|The Latest Popularity Trends for Baby Names - 2008
by Bruce Lansky
Every year around Mother's Day, the Social Security Administration releases the latest baby name popularity information. In this article, I'll point out some of the most interesting trends I spotted.
1. The Top 10 Names
- Girls: Emma had been stuck behind Emily in second place for years. Emma's popularity had been rising, but instead of surpassing Emily, it dropped to third behind Isabella, which rose from fourth place. In another development, it's quite possible that some parents chose Addison over the more popular Madison. Madison had been rising from way outside the top 10 to third place. In 2007, however, it unexpectedly dropped to fifth place, while sound-alike Addison rose from number 28 to number 11. One last note: The only name that ends in -y in the top 10 was first-place Emily.
- Boys: In a nutshell, Jacob and Michael held their top two places and almost everything else changed: Ethan, Daniel, Christopher, Anthony, and William rose while Joshua, Matthew, and Andrew fell. Seven of the top 10 boys' names have biblical or religious significance.
2. The Top 100 Names
- Girls: The biggest popularity gains were registered by Sophie (+43), Bailey (+29), Jocelyn (+23), Aubrey (+23), Sofia (+20), and Claire (+20). The biggest popularity losses were registered by Megan (-18), Stephanie (-18), Katelyn (-14), Michelle (-14), Jennifer (-13), and Nicole (-13).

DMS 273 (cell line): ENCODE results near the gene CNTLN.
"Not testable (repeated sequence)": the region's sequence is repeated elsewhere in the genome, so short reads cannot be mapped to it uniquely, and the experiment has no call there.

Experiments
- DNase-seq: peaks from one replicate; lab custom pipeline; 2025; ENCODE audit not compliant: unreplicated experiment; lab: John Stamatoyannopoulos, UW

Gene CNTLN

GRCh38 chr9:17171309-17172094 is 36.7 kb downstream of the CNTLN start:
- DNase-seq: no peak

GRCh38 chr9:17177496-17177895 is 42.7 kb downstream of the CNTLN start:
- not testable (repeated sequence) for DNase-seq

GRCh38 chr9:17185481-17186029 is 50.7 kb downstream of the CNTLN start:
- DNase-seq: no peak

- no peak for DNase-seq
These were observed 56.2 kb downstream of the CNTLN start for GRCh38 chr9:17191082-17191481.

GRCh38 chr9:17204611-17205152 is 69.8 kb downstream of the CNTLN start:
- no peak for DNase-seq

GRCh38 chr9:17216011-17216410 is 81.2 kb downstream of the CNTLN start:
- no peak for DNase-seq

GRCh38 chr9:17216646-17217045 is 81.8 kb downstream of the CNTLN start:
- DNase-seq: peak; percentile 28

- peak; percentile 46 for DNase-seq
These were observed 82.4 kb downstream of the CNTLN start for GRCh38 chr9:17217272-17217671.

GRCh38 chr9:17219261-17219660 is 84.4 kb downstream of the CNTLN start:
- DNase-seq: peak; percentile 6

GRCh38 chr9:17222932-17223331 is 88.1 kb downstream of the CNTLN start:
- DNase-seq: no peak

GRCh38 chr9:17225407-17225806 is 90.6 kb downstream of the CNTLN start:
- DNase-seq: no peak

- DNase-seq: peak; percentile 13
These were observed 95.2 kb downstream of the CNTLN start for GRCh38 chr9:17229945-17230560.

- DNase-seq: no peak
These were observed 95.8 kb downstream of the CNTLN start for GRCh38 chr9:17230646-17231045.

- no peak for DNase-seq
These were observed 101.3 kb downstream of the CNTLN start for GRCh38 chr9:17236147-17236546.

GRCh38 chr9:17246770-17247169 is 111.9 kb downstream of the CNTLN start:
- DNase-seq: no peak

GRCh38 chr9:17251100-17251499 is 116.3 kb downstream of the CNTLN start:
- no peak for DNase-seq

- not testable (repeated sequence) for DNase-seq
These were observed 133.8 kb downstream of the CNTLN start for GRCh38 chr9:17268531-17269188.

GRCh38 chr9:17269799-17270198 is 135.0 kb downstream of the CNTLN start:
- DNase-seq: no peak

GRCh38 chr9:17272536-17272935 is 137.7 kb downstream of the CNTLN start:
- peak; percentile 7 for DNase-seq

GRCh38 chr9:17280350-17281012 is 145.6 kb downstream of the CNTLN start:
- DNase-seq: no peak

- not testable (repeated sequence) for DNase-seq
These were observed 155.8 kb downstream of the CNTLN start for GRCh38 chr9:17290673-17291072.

- Boys: The biggest popularity gains were registered by Jayden (+31), Cooper (+18), Brayden (+15), Wyatt (+13), Brady (+12), and Jaden (+12). The biggest popularity losses were registered by Nathaniel (-13), Bryan (-12), Aidan (-10), Brian (-9) and Zachary (-9).
3. Choice Clusters
An interesting way to look at gains and losses is to detect patterns among the top 100 names. When you contemplate the decision-making process parents underwent to select names, trends can emerge. For example, parents may have weighed root names against their variations: for example, William versus Liam. Or they may have considered names that sound the same or similar: for example, Audrey sounds like Aubrey, and Caden rhymes with Jaden. Or parents may have chosen among names with the same theme: for example, an ethnic or religious theme like Jacob, Matthew, or Joshua.
- Girls: The most dynamic choice clusters were Sophie (+43), Sophia (+3), and Sofia (+20); Audrey (+17) and Aubrey (+23); Isabella (+2), Isabelle (+6), and Isabel (+1); and Arianna (+6) and Ariana (+5). Choice clusters in which all the alternatives' popularity declined were Maria (-8), Mariah (-10), and Mary (-12); and Sarah (-3) and Sara (-9). Choice clusters in which one name gained seemingly at the expense of others were Brooke (-1) and Brooklyn (+10); Gabriella (+12) and Gabrielle (-4); and Madison (-2) and Addison (+17). Interestingly, Nevaeh ("Heaven" spelled backward) rose twelve places while Mary (-12), Grace (-4), Trinity (-8), Angelina (-10), Faith (-12) and other names of religious/spiritual significance fell.
- Boys: The most dynamic choice clusters were Jayden (+31), Brayden (+15), Jaden (+12) and Caden (-1), Kaden (-6); and William (+2) and Liam (+9). Choice clusters whose names' popularity declined were Nathan (-1) and Nathaniel (-13); Ryan (-2), Bryan (-12), and Brian (-9); and six of seven names of Latino origin. Choice clusters with split results were Luke (-3) and Lucas (+6); Isaac (+7) and Isaiah (-3); and Alexander (+1) and Alex (-6). I find it interesting that Aidan fell ten places while other sound-alike names (Jayden, for example) mostly rose.